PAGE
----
Cell apoptosis analysis by flow cytometry showed a mild increase in cancer cell apoptosis following 2DG treatment in vitro (Fig 3). The proportions of annexin V-positive/PI-negative cells, indicating early apoptotic cells, and Annexin V-positive/PI-positive cells, indicating late apoptotic or necrotic cells, increased in a dose-dependent manner (data not shown) under the effect of 2DG. Western blot analysis showed that 2DG inhibited the expressions of survival proteins Mcl-1 and survivin (Fig 4). Although not statistically significant, insulin tends to suppress cancer cell apoptosis. When insulin was concomitantly administered, the apoptotic cells were further increased compared with 2DG monotherapy (Fig 3). The results of cellular proliferation and apoptosis assays suggested that insulin promoted the anticancer effects of 2DG and that 2DG reversed the cancer promoting effects of insulin.
Flow cytometry analysis of cell apoptosis was detected by PI and Annexin V-FITC staining (A: HCT116, B: LoVo). Cells were treated with 5mM 2DG and/or 20μU/m insulin. Experiment was performed in triplicate. Representative images were shown. *, P < 0.05. #, significant differences versus the controls (P < 0.05).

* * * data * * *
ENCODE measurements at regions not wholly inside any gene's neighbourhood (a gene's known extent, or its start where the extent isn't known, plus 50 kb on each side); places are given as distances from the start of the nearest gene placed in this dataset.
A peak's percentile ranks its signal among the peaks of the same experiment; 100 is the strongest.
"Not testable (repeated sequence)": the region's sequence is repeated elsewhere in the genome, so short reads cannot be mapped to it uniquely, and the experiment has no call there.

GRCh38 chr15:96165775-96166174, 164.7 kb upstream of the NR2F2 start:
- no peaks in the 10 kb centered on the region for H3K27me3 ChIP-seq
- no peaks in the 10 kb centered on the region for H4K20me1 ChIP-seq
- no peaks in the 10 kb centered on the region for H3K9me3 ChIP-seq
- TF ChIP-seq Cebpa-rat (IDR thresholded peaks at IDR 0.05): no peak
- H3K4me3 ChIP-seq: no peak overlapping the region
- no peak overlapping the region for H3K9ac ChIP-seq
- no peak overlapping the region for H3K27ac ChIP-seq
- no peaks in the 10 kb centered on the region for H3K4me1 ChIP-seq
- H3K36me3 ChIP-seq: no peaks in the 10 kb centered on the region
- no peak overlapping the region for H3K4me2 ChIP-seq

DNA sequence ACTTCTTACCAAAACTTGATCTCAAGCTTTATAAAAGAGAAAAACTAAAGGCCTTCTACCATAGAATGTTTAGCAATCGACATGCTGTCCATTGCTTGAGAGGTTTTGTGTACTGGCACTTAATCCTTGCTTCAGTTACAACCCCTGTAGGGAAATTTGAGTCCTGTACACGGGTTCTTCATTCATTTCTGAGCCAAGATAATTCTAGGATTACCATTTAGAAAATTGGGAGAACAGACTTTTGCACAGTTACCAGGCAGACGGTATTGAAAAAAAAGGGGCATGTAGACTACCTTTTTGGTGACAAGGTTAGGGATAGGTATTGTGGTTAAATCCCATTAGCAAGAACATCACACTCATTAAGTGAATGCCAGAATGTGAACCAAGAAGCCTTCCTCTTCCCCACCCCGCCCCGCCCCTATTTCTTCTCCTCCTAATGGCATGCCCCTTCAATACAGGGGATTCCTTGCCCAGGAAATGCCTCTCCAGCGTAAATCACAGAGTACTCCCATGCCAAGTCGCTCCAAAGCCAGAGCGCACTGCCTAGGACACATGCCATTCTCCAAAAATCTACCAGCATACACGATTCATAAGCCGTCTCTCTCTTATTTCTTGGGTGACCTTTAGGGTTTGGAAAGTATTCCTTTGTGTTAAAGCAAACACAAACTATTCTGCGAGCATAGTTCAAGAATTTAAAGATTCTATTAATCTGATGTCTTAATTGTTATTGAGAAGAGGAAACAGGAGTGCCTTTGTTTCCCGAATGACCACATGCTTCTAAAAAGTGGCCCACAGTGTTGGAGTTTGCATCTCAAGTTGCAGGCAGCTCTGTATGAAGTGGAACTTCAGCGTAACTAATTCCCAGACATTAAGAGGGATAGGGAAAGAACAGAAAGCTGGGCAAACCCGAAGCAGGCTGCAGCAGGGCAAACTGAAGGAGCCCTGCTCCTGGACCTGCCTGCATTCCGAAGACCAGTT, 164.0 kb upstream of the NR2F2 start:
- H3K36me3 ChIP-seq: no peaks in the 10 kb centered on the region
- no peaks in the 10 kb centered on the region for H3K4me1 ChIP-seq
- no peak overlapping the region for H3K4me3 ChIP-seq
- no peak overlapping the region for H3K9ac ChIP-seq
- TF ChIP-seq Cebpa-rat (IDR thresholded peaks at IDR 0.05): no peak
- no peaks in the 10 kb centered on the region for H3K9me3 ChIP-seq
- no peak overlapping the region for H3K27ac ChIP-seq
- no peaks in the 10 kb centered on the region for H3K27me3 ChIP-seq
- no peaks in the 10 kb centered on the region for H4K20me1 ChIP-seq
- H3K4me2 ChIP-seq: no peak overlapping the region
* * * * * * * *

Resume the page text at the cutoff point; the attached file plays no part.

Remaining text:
2DG induced G1 cell cycle arrest in vitro
Rapidly proliferating cancer cells are addicted to increased amounts of glucose not only for energy production but also for the biosynthesis of nucleic acids, proteins, and lipids . The interference with glucose metabolism might arrest or delay cell cycle progression. Flow cytometry analysis of cell cycle distribution showed that incubation of cells with 2DG resulted in an increased percentage of cells in G1 phase (Fig 5). Conversely, insulin induced a sharp increase of cells in S and G2 phases. However, the G1 cell cycle arrest by 2DG was attenuated but not promoted by insulin.